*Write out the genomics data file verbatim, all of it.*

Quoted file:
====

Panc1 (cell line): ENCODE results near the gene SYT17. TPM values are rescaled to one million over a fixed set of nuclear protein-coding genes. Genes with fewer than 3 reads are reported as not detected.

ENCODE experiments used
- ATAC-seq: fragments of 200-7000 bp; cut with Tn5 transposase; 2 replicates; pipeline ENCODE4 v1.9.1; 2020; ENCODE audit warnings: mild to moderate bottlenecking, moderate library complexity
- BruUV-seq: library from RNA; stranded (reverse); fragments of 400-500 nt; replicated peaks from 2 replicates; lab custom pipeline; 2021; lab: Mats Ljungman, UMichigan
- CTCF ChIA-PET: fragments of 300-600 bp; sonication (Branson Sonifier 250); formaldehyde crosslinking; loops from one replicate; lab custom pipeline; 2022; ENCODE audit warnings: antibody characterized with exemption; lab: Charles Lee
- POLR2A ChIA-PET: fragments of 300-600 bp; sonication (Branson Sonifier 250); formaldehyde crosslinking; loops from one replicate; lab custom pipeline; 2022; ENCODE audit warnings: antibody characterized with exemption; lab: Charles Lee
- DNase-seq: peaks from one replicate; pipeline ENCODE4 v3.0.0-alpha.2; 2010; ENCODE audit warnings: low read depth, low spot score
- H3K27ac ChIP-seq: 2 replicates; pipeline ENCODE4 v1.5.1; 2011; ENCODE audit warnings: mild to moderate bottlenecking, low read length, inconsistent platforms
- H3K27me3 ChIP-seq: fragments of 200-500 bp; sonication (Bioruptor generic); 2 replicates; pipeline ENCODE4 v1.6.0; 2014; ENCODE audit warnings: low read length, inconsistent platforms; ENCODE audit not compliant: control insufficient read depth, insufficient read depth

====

Panc1 (cell line): ENCODE results near the gene SYT17. TPM values are rescaled to one million over a fixed set of nuclear protein-coding genes. Genes with fewer than 3 reads are reported as not detected.

ENCODE experiments used
- ATAC-seq: fragments of 200-7000 bp; cut with Tn5 transposase; 2 replicates; pipeline ENCODE4 v1.9.1; 2020; ENCODE audit warnings: mild to moderate bottlenecking, moderate library complexity
- BruUV-seq: library from RNA; stranded (reverse); fragments of 400-500 nt; replicated peaks from 2 replicates; lab custom pipeline; 2021; lab: Mats Ljungman, UMichigan
- CTCF ChIA-PET: fragments of 300-600 bp; sonication (Branson Sonifier 250); formaldehyde crosslinking; loops from one replicate; lab custom pipeline; 2022; ENCODE audit warnings: antibody characterized with exemption; lab: Charles Lee
- POLR2A ChIA-PET: fragments of 300-600 bp; sonication (Branson Sonifier 250); formaldehyde crosslinking; loops from one replicate; lab custom pipeline; 2022; ENCODE audit warnings: antibody characterized with exemption; lab: Charles Lee
- DNase-seq: peaks from one replicate; pipeline ENCODE4 v3.0.0-alpha.2; 2010; ENCODE audit warnings: low read depth, low spot score
- H3K27ac ChIP-seq: 2 replicates; pipeline ENCODE4 v1.5.1; 2011; ENCODE audit warnings: mild to moderate bottlenecking, low read length, inconsistent platforms
- H3K27me3 ChIP-seq: fragments of 200-500 bp; sonication (Bioruptor generic); 2 replicates; pipeline ENCODE4 v1.6.0; 2014; ENCODE audit warnings: low read length, inconsistent platforms; ENCODE audit not compliant: control insufficient read depth, insufficient read depth